Energy guzzling appliances, oversized houses and poor thermal performance mean some households are paying up to $12,000 a year in power bills, new research into residential energy use has found.
The research, undertaken by the UNSW School of Photovoltaic and Renewable Energy Engineering and funded by the CRC for Low Carbon Living, analysed more than 1.9 million electricity use records gathered from more than 9000 households over the course of a year across Greater Sydney, the Hunter and Newcastle.
The two biggest culprits for high residential energy use were pool pumps and ducted airconditioning systems. The findings also highlighted the extent to which poor building design and standards are contributing to the carbon footprint of the residential sector, according to co-author Dr Alistair Sproul.
The data included both energy use figures, and also surveyed households on factors including household demographics, dwelling type, utilities, white goods, weather, behaviours and whether they had undertaken any kind of energy efficiency activity or saw efficiency as important.
The modelling showed households with ducted airconditioning used on average 79 per cent more electricity than those with none, while those with a split airconditioning system consumed 34 per cent more. The 23 per cent of households that had a pool had average daily electricity demand 93 per cent higher than those without one.
“A key reason for the study was that in the residential sector, which represents around 30 per cent of global electricity consumption, the underlying composition and drivers of energy use have until now been poorly understood,” Dr Sproul, who is associate professor at the UNSW School of PV & RE Engineering, said.
Pool pumps were known to be big energy users, he said. That the data showed such a strong correlation between owning a pool and high household energy use made them really “stand out”.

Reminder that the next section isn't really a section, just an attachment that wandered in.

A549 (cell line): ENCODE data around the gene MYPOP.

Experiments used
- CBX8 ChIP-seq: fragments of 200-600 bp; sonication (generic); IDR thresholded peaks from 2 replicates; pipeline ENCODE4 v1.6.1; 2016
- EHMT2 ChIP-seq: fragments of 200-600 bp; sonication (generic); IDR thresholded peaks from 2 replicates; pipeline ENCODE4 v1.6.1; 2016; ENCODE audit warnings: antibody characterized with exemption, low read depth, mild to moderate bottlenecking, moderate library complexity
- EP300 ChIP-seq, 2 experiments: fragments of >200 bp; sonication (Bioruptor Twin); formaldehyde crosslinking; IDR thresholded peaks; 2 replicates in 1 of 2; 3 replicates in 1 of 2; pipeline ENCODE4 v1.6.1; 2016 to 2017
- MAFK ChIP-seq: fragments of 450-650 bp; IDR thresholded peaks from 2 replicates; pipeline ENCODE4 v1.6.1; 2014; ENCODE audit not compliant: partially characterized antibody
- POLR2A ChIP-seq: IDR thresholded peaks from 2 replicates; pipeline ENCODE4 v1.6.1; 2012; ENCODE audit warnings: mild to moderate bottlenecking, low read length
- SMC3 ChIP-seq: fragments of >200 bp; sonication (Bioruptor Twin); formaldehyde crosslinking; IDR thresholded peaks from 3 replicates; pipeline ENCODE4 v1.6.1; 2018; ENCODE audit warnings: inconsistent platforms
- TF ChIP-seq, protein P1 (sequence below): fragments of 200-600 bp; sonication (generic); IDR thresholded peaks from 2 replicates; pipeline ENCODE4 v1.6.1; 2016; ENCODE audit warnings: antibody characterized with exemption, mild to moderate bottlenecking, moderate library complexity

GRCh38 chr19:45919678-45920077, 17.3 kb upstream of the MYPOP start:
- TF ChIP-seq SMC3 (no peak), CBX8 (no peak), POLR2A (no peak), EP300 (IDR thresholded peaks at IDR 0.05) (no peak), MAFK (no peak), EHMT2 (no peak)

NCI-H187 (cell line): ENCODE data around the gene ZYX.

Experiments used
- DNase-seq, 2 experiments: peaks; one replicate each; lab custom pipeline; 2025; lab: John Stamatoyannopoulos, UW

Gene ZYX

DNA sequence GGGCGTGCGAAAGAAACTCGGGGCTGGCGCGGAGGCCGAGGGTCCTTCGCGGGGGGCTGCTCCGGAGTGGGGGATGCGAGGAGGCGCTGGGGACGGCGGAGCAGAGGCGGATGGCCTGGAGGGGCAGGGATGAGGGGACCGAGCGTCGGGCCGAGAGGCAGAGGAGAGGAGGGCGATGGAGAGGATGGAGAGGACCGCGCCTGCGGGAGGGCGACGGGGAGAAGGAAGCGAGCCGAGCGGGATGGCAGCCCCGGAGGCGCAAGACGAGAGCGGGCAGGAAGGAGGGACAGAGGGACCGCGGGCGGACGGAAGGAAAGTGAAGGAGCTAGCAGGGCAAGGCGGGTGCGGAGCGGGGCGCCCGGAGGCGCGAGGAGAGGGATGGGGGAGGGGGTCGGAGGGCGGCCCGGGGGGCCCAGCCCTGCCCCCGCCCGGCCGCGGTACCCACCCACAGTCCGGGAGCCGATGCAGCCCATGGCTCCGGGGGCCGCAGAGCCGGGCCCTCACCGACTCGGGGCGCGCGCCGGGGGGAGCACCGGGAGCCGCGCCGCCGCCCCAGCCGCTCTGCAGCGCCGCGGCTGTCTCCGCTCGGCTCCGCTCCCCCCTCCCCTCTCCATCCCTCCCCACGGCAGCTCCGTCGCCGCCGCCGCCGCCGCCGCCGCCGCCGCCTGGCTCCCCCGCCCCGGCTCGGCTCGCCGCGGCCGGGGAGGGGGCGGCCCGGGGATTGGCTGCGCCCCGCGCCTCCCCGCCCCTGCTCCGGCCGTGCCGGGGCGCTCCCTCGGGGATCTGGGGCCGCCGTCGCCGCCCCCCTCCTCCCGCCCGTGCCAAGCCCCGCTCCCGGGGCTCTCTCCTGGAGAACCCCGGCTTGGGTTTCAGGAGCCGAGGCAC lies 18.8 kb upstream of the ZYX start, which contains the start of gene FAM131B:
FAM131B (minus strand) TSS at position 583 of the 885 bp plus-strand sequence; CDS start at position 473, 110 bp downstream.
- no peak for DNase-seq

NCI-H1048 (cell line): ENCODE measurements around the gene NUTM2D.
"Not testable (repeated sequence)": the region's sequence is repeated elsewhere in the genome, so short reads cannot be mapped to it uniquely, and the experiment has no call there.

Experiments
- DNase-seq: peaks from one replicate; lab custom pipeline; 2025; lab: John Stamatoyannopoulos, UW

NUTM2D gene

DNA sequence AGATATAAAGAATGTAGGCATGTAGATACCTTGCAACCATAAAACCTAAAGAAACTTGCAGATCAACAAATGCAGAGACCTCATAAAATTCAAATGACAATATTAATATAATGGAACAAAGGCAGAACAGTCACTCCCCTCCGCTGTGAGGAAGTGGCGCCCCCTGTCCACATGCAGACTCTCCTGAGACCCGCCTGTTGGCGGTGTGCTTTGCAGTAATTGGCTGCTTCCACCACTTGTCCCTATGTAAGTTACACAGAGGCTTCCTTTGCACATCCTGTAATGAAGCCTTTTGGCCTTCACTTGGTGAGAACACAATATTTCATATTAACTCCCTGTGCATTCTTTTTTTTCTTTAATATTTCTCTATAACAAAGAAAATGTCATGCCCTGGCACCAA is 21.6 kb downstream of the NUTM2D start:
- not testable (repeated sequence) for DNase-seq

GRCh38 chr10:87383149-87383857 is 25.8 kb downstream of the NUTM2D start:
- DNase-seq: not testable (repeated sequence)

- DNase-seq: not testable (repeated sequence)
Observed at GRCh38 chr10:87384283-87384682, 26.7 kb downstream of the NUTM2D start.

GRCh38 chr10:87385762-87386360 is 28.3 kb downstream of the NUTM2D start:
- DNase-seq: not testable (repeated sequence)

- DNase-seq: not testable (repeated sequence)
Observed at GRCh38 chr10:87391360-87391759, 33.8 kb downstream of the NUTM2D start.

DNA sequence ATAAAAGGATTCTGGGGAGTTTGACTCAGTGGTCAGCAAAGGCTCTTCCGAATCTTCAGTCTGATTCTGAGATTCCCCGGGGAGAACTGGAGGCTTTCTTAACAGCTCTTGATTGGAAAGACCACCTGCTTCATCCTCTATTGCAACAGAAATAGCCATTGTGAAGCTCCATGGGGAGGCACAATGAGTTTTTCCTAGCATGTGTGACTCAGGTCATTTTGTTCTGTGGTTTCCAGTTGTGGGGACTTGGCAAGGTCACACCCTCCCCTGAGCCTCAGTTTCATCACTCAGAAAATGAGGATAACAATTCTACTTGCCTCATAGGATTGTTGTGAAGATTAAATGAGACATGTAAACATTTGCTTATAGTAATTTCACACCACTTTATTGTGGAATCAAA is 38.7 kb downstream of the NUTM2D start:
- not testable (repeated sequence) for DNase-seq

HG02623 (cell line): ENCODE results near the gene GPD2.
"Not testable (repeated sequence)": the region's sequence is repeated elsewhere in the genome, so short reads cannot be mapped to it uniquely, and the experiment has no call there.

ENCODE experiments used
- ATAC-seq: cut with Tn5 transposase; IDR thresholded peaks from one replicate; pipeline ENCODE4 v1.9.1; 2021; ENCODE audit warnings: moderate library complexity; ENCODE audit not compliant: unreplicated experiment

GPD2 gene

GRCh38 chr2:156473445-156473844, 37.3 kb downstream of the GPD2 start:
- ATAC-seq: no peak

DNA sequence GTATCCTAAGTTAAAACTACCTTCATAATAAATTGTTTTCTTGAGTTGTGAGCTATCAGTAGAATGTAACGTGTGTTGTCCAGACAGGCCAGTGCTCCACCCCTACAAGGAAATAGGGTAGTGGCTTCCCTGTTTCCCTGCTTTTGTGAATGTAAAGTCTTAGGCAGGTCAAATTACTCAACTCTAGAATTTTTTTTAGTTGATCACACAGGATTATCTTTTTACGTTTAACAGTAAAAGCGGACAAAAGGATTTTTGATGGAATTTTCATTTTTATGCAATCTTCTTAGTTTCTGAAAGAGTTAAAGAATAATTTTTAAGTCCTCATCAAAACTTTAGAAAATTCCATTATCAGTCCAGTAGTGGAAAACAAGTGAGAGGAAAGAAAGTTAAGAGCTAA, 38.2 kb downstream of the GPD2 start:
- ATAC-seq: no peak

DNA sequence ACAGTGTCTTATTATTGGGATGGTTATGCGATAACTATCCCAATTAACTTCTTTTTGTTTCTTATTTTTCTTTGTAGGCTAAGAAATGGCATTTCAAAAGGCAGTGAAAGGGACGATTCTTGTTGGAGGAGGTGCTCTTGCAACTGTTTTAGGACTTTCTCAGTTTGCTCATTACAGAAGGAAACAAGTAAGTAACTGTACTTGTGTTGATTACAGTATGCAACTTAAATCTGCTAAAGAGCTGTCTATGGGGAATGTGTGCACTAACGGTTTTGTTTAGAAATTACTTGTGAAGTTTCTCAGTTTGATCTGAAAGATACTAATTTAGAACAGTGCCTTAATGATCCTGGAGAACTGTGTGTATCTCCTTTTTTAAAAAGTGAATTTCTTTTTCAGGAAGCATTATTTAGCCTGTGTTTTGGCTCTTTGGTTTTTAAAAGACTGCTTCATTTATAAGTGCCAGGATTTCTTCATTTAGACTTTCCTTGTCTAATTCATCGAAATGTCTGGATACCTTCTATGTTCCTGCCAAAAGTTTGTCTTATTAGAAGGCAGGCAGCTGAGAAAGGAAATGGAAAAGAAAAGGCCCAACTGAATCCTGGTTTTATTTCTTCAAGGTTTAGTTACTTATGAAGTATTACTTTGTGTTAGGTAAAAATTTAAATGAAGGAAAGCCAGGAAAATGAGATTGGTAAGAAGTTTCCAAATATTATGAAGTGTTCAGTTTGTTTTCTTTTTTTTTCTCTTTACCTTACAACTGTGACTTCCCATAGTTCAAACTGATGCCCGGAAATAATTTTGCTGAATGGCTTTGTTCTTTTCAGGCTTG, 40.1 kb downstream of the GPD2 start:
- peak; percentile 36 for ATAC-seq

Because it is known that household income is also a driver in electricity usage, the team looked for a correlation between the household income brackets and the pool pump findings. Dr Sproul said the data showed even in low income households, those with a pool had high energy bills.
The conclusion, he said, was that choosing to have a pool had an impact on electricity use regardless of income.
Heating causes high energy use
When the data was examined to see what influence different climate zones had on energy use in the greater Sydney region, another interesting finding emerged that heating more than cooling contributed to high use.
Dr Sproul said this reflected the poor performance of many dwellings.
The message that needed to be heard, he said, was that basic measures like good use of thermal mass, insulation, passive solar orientation, double-glazing, sealing buildings well and preventing “leaky” housing needed to be the norm.
“We need to be building better thermally efficient homes,” Dr Sproul said.
“It is obvious [these] buildings are not responding well to extreme weather events and have poor energy performance in winter. The thermal envelope performance is poor.”
McMansions a recipe for disaster
Other implications of the study’s findings for the residential sector are that the fashion for large “McMansion” style homes, with multiple fridges and inefficient appliances, pools and ducted airconditioning systems, is a recipe for bill disaster.
“All our studies are aimed at saying, ‘What are the drivers of energy use?’” Dr Sproul said.
The energy-intensive home trend, he said, arose back when energy was cheap. Now prices have gone up his researchers have come across homes that are paying power bills of around $12,000 a year.
“We need to ask now if these are sensible pathways,” Dr Sproul said.
“Energy costs have risen and we also have this problem of climate change.”
Behaviour change needed
One home a researcher visited had all of the big energy-ticket features, and also household members that made the HVAC work harder by not shutting doors. Dr Sproul said the researcher suggested to the home owners they could reduce bills simply by encouraging everyone to shut doors, but the homeowners rejected the suggestion.